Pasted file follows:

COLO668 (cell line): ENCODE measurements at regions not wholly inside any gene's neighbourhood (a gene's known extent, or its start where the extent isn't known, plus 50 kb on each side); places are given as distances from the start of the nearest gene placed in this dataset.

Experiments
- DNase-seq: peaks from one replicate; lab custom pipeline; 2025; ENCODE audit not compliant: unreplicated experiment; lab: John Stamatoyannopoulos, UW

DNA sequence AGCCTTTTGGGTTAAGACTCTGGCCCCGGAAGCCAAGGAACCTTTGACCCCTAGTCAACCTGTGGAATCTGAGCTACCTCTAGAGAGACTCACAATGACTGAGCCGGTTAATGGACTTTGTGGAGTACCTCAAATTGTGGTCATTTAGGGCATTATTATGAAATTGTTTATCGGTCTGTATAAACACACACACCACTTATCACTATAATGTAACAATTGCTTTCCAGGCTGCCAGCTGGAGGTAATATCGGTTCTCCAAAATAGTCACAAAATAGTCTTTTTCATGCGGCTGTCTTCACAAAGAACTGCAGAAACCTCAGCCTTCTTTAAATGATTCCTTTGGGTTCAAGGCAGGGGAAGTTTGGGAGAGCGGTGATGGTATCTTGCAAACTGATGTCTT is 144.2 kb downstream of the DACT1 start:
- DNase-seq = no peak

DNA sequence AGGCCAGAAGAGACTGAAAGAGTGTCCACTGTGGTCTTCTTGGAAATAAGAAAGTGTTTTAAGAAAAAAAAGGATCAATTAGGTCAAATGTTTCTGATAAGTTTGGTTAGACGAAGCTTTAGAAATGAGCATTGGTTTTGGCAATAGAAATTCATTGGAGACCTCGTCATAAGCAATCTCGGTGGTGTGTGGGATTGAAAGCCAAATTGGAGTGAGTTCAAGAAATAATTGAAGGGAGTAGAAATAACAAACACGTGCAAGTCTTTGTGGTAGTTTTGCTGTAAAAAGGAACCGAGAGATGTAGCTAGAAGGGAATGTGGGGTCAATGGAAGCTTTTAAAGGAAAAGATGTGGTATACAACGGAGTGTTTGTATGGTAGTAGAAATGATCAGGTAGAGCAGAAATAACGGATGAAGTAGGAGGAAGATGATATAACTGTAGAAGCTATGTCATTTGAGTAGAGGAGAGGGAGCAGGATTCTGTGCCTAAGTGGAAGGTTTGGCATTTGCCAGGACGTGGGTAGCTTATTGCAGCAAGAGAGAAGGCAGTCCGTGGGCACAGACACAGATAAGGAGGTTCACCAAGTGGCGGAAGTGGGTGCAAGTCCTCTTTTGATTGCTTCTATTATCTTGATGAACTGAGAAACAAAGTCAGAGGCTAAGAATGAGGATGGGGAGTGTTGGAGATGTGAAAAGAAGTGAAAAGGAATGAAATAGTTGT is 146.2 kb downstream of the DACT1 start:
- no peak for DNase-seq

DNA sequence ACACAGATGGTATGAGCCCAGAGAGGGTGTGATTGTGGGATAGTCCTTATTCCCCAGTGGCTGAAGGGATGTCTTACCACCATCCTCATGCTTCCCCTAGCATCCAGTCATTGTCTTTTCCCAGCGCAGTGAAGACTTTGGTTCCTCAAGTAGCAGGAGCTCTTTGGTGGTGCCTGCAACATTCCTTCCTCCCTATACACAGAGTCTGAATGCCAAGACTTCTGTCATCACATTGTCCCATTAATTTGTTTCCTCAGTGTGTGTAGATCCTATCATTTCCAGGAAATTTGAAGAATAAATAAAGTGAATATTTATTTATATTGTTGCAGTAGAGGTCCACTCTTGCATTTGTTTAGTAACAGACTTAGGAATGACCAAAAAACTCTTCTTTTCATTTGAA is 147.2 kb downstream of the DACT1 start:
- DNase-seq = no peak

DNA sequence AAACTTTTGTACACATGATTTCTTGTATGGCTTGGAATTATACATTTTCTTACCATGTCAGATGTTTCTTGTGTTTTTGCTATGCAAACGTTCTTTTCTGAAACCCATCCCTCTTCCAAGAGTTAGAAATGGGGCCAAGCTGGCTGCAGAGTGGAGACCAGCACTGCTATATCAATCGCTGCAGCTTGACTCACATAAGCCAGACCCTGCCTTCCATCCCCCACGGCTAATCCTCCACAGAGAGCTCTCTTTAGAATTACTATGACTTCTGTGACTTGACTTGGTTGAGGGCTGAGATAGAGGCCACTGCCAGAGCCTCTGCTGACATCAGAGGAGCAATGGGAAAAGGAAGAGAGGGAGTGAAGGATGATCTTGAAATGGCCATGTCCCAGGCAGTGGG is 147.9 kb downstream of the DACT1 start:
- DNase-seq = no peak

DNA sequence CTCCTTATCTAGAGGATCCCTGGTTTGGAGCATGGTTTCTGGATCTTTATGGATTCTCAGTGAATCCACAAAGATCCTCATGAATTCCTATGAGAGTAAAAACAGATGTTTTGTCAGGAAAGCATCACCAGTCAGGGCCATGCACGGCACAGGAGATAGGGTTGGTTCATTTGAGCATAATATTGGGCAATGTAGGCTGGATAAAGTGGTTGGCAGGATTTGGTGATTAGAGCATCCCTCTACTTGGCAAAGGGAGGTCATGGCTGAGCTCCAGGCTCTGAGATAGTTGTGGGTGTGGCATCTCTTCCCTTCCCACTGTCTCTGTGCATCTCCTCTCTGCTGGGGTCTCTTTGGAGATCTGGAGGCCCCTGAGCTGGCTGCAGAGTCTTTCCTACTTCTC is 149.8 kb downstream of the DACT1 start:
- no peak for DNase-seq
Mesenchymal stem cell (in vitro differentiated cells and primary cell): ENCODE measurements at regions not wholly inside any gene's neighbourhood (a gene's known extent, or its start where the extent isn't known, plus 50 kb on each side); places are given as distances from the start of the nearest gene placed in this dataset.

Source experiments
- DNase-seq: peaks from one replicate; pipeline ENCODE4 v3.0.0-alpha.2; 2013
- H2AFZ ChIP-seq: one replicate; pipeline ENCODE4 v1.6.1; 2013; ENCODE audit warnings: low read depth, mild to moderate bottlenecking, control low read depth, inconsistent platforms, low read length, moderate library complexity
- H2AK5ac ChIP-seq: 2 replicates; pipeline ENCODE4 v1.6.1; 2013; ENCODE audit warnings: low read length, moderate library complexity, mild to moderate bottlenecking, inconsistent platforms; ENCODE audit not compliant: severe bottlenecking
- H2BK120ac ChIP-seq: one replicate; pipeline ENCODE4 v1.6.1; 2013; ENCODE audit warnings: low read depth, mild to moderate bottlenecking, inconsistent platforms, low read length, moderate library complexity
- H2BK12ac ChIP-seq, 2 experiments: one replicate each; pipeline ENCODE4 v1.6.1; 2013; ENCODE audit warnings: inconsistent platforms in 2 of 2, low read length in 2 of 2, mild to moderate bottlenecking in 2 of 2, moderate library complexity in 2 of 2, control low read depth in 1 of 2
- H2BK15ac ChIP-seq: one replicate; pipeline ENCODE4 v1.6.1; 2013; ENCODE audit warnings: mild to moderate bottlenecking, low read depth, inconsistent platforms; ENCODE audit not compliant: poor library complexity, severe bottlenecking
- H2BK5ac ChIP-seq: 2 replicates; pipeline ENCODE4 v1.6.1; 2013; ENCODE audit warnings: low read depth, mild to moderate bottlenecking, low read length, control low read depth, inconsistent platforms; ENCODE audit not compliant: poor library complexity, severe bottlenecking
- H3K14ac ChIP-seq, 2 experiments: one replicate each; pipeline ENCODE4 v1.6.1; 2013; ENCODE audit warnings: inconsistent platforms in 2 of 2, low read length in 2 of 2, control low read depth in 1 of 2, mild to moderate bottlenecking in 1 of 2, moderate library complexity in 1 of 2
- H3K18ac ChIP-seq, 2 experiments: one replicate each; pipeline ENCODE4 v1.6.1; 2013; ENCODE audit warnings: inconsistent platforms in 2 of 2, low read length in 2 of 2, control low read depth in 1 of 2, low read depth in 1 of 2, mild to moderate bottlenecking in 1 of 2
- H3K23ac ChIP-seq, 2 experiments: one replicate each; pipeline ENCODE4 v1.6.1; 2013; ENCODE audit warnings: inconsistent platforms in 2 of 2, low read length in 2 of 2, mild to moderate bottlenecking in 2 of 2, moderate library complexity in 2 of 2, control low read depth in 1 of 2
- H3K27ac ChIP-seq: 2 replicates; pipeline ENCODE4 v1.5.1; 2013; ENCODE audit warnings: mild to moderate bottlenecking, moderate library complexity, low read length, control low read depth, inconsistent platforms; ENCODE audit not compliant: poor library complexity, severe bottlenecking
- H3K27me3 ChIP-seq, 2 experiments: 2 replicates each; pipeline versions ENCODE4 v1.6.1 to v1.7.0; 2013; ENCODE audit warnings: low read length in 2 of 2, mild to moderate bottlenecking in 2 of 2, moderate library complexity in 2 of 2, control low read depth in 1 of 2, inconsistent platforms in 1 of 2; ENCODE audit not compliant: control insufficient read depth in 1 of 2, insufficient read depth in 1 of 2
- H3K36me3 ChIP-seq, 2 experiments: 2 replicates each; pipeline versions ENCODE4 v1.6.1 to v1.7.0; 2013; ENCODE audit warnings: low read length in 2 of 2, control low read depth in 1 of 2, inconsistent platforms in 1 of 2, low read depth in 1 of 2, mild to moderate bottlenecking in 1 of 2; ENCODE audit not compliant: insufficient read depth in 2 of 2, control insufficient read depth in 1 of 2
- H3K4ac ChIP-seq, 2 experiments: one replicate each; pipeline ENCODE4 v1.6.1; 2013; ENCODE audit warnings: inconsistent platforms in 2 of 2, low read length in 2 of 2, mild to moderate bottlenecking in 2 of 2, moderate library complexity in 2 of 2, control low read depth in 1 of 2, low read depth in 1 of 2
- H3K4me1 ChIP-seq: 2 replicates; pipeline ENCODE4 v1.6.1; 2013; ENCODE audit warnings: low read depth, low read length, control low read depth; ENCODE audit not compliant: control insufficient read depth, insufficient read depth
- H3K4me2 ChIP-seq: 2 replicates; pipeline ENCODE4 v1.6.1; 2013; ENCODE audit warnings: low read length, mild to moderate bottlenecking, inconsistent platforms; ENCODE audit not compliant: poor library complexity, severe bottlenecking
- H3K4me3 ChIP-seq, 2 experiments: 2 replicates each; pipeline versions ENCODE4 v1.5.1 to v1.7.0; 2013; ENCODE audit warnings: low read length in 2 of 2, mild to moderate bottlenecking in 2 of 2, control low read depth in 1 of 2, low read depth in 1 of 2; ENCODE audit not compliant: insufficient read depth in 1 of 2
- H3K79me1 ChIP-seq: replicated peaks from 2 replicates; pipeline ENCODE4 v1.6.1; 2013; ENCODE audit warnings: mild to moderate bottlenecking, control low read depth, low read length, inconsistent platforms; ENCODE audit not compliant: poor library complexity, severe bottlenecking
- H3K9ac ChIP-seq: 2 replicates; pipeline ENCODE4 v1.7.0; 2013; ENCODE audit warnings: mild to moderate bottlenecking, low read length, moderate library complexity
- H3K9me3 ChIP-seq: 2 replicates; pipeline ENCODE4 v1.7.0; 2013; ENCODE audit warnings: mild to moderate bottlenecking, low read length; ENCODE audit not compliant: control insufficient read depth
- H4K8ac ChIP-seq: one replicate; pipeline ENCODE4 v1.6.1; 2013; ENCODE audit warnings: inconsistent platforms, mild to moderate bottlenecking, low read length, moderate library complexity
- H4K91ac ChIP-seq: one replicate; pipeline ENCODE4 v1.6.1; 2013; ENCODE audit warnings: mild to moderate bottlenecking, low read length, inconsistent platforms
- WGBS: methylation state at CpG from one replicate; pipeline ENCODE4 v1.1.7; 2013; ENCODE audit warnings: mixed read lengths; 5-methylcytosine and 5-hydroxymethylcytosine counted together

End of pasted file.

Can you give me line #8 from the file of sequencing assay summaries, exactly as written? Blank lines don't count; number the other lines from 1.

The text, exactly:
DNA sequence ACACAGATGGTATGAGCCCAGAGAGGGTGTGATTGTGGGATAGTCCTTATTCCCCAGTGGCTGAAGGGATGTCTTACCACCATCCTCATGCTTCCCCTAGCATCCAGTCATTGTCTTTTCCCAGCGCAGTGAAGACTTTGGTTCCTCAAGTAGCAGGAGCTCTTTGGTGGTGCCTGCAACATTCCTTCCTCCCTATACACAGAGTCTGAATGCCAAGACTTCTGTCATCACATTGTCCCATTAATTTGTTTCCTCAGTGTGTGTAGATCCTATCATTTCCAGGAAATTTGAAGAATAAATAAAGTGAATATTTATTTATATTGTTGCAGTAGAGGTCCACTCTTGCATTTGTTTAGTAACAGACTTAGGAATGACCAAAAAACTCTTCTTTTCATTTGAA is 147.2 kb downstream of the DACT1 start: